Follow-Up Tools from my talk with Ben Pakulski
Although I spoke with Ben Pakulski on the Muscle Intelligence Podcast for over an hour, we didn’t scratch the surface of the depths we can and have gone in our past conversations. As an example, we both believe in the principle of self-directed Neuroplasticity. That is, your brain is adaptable – ‘plastic’ – throughout your lifetime. Each person has the power to change his or her brain for the better. We also believe in the importance of teaching Neuroplasticity tools to our kids from a very young age. It is probably the most important lesson a child can learn and take with them as they grow into adulthood.
As our discussion took off, we didn’t save time to reveal the tools and tactics I so wanted to share with you and Ben’s audience. In my 35 years in the practice of neuropsychiatry and integrative medicine, I’ve honed it down to 7 steps to grow our brains in ways that serve us emotionally, cognitively, and socially.
1. Compassion: Would we tell our best friends that they suck, that they are weak, pussies, or useless? Yet we tell ourselves this with regularity. We must change this negative self talk about our emotions, perceived failures, urges/impulses, thoughts, and behaviors into one of compassion and empathy for ourselves.
2. Acceptance: Accept that we will have, literally every day, feelings, thoughts, and behaviors that feel uncomfortable or unacceptable. These are normal and come from unconscious places in our brain, and do not indicate that we are bad. To work with your mind, all judgment must first be suspended.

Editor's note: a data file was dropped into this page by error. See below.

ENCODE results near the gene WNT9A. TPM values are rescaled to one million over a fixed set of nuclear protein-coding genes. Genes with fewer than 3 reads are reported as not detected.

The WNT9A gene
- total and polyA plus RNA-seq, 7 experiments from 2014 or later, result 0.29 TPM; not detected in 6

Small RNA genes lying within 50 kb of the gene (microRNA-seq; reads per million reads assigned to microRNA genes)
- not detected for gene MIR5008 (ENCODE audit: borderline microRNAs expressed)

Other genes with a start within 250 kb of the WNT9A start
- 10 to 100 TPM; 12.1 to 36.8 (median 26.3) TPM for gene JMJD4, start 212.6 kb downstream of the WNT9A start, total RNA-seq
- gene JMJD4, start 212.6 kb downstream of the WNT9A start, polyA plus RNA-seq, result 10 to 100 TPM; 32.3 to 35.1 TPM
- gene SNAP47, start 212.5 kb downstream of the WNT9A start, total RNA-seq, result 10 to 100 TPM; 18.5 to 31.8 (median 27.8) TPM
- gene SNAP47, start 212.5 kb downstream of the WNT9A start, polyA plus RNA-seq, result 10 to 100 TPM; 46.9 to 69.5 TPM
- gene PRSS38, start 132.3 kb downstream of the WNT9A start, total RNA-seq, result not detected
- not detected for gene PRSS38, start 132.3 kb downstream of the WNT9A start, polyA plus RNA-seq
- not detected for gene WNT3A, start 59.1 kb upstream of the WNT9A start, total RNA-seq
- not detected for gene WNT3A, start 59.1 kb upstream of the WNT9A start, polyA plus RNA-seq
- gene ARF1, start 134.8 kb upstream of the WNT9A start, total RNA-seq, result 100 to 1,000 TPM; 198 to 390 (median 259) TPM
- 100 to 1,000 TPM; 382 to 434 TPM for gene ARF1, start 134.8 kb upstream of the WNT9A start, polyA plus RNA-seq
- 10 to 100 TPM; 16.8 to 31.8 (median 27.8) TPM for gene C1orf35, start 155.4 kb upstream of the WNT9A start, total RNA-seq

3. Vigilance: Next, be vigilant for the emergence of these unconscious interferences in our happiness, relationships, and performance in a free-floating way. Be in a state of anticipatory readiness.
4. Awareness: Begin to feel your triggers, blocks, and interferences in your body and mind. These may be thoughts, bodily sensations, emotions, or impulses. Many of these will feel uncomfortable, forbidden, anxiety-provoking, or even repulsive. This is where you must bring compassionate inquiry and not a judgment on yourself. Your thoughts do not define you as a person. Your emotions are not actions.
5. Regulate: When we are triggered, our nervous systems upregulate, and we begin to feel an urgency, building anxiety or tension/stress to act. Much of this is the perception of signaling from our bodies. The moment that we begin to be aware of this, we begin slow breath work and realize that we are being triggered, but we have the ability to regulate ourselves and calm ourselves.
6. Reading: once we have calmed ourselves down, we can begin to integrate what we are sensing in our bodies, with the state of mind we are in, and the reality of the situation. Our frontal lobes can begin to take over.
7. Processing: using this knowledge as data to inform us allows us to make decisions and create actions that are in our own best interest or the best interest of others that we are connected with.
These are the steps to managing our minds. Practicing the steps sounds complex. However, as with any new skill, once we are adept at it, it becomes automatic, and we can and will be able to use this in any situation in a matter of seconds. We are now changing our brains’ genetic expression to rewire our synapses in a process called synaptic Neuroplasticity.
We are now in control of our mental states and our lives as we live them.